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The Widow's Plight In India
Once upon a time in ancient India, a woman who lost her husband was struck with the inconsolable plight of bearing that grief for the rest of her life, if the community allowed her to live, that is. Today, remnants of these ancient practices remain woven into society. The burden a widow must carry varies throughout the country, with rural areas remaining among the worst places for a widow to live.
In some places, she will be considered in her community as a bearer of bad luck, unable to attend weddings or certain celebrations. In others, she will be forced to lay down her gold and colored clothes in exchange for a simple white sari, the marking of her shame. And still, in others, she will be stigmatized for not being able to protect her husband’s life well enough. Only a few lucky ones are able to remarry or at least live happily in their children’s homes.
In India, many widows are considered burdens on their family, and bearers of bad-luck.
Sunhala is a widow. When her husband passed away five years ago she faced many of the griefs mentioned above. No longer was she seen as a viable member of her household and the shame she experienced doubled upon her already grieving heart.
For several years, her daughter-in-law had been making handicrafts at home and earning a stable income. Sunhala noticed the way her daughter-in-law would always come home from weekly business meetings encouraged and inspired for the week ahead. She wanted to come along with her to see what her work was all about and wondered if she could do something too. She had never really experimented with her creative ability and was doubtful of any skills she might possess. Nevertheless, she was desperate for something and came to a meeting at The White Peacock one Monday afternoon.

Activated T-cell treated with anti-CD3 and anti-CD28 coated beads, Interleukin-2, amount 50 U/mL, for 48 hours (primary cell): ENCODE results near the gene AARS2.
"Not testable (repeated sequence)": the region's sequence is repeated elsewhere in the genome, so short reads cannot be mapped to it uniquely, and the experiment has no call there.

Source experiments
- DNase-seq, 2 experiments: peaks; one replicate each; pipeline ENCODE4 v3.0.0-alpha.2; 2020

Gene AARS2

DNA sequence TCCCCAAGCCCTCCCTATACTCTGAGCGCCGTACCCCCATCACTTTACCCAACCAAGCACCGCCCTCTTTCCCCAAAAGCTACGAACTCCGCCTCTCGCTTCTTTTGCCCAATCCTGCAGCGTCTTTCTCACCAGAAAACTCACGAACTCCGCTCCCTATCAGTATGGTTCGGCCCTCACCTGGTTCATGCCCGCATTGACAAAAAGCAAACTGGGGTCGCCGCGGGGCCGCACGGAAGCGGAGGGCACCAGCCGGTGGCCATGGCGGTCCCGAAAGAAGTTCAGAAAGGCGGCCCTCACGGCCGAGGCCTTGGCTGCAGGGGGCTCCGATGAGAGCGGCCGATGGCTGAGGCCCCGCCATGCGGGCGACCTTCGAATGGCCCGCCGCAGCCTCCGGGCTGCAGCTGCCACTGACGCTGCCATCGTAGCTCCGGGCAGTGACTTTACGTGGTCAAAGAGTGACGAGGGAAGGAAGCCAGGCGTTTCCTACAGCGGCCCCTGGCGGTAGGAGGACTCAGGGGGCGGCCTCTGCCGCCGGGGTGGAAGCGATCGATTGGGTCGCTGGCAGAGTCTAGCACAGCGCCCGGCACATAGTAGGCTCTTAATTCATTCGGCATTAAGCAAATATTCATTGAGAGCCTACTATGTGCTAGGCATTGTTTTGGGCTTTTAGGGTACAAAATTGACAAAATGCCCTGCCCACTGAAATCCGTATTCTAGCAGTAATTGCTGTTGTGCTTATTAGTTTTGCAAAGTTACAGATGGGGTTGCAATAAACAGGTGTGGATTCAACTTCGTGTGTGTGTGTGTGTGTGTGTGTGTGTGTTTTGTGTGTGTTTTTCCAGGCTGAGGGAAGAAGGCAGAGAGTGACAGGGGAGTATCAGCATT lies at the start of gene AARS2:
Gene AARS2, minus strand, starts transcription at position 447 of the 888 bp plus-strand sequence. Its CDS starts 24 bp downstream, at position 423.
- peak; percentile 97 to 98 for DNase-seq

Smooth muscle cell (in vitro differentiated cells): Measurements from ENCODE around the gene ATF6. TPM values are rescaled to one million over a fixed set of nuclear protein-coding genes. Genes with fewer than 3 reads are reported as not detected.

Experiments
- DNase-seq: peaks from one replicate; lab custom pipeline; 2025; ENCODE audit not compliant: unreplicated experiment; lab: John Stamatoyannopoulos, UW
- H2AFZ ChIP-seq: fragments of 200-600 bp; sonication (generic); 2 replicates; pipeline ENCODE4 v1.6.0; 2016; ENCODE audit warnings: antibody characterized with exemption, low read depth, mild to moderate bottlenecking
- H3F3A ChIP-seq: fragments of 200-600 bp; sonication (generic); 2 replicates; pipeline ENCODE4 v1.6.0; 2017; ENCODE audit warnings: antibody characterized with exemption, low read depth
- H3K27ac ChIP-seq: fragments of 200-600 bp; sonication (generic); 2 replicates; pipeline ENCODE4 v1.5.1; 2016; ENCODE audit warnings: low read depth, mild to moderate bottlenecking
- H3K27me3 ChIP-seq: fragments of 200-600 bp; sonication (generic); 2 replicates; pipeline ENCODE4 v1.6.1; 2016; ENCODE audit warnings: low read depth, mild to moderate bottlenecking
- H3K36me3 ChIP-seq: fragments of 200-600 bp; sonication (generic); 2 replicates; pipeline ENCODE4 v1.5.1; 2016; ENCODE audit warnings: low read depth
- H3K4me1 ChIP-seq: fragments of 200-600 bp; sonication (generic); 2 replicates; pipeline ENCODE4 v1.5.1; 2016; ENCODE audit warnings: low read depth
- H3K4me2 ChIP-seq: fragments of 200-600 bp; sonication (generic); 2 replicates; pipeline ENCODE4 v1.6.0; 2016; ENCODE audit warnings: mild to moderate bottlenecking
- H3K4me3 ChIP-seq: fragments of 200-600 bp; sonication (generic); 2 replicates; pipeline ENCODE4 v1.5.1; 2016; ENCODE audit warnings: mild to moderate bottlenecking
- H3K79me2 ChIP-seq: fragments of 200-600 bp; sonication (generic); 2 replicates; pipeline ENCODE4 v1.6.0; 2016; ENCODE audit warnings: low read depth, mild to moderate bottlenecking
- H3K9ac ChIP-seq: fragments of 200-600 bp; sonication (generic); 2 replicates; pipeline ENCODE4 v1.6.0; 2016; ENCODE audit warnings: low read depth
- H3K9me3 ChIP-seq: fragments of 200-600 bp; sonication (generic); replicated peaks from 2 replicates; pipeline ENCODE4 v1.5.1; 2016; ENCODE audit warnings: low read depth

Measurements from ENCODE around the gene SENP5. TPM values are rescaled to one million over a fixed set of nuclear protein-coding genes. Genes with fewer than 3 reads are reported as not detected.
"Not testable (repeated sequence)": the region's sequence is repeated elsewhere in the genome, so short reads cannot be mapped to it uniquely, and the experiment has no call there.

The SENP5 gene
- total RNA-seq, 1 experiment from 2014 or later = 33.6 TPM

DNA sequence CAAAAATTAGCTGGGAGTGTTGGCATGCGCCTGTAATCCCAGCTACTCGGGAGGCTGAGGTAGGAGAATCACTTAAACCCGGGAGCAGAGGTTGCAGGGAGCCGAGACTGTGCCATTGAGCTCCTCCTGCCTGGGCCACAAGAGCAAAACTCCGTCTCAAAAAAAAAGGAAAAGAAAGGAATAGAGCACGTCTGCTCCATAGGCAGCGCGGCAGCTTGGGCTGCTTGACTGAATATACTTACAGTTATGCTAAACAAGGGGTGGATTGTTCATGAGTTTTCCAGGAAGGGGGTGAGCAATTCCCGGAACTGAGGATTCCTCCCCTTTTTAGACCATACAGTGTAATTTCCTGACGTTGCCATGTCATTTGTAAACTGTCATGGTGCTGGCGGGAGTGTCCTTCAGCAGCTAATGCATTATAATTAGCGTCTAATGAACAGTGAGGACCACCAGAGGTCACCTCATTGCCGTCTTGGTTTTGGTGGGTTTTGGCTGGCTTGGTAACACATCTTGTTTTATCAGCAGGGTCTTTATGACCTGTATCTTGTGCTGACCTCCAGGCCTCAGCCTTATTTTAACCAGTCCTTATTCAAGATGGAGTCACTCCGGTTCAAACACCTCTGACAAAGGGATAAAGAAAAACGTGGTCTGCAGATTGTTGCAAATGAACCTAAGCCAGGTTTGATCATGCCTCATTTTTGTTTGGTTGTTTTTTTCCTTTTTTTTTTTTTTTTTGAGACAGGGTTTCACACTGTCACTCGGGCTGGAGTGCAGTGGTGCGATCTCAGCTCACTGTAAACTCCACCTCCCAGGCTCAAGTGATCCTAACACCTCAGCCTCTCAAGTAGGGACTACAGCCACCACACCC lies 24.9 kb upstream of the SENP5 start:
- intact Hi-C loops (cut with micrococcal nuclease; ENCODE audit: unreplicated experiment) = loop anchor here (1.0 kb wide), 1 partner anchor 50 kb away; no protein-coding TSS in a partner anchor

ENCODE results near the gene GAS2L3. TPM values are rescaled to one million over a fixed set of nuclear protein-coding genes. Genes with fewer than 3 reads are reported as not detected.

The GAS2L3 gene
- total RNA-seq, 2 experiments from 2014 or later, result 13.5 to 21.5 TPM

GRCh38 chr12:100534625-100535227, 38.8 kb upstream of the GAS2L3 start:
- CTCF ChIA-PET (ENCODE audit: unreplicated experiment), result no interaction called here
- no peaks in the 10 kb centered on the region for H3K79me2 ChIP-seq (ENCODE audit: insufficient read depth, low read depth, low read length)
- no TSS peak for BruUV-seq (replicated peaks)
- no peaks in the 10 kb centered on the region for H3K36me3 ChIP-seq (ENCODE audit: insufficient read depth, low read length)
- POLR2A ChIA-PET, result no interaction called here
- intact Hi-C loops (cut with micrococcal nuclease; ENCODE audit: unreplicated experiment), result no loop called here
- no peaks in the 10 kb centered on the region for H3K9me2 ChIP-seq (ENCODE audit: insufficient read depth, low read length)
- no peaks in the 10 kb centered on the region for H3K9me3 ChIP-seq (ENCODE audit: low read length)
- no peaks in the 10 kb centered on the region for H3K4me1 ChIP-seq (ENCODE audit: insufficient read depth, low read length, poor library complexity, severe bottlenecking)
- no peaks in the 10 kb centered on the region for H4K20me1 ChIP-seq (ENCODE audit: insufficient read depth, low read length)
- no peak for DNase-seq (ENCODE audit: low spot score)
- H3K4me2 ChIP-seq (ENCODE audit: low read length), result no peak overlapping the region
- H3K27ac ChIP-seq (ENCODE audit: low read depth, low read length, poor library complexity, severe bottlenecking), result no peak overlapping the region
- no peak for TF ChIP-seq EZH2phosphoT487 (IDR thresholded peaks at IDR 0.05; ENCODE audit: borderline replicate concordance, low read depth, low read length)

How The White Peacock Impacted Sunhala's Life
Being surrounded by creative, kind women, many of whom were just like her, made Sunhala feel alive again. For the couple of hours she spent at The White Peacock, Sunhala didn’t feel like “the burden” or “the widow.” For a few hours, she just felt like herself again.
She received some guidance and explored her talents and creativity. She discovered that she had an amazing ability to crochet that she had never considered significant. She went home and crocheted doilies and coasters. After submitting her designs, she was floored to see they were a hit!
Now, Sunhala makes these lovely crocheted goods all week long. She says that she feels useful again and has found a renewed sense of purpose in being able to help her family financially. She looks forward to the Monday meetings all week long and has found many friends from the community of artisans.
Next time you place that pitcher of lemonade or tea on one of these beautiful coasters, remember Sunhala and her story. Together we can provide HOPE again to women in need around the world.
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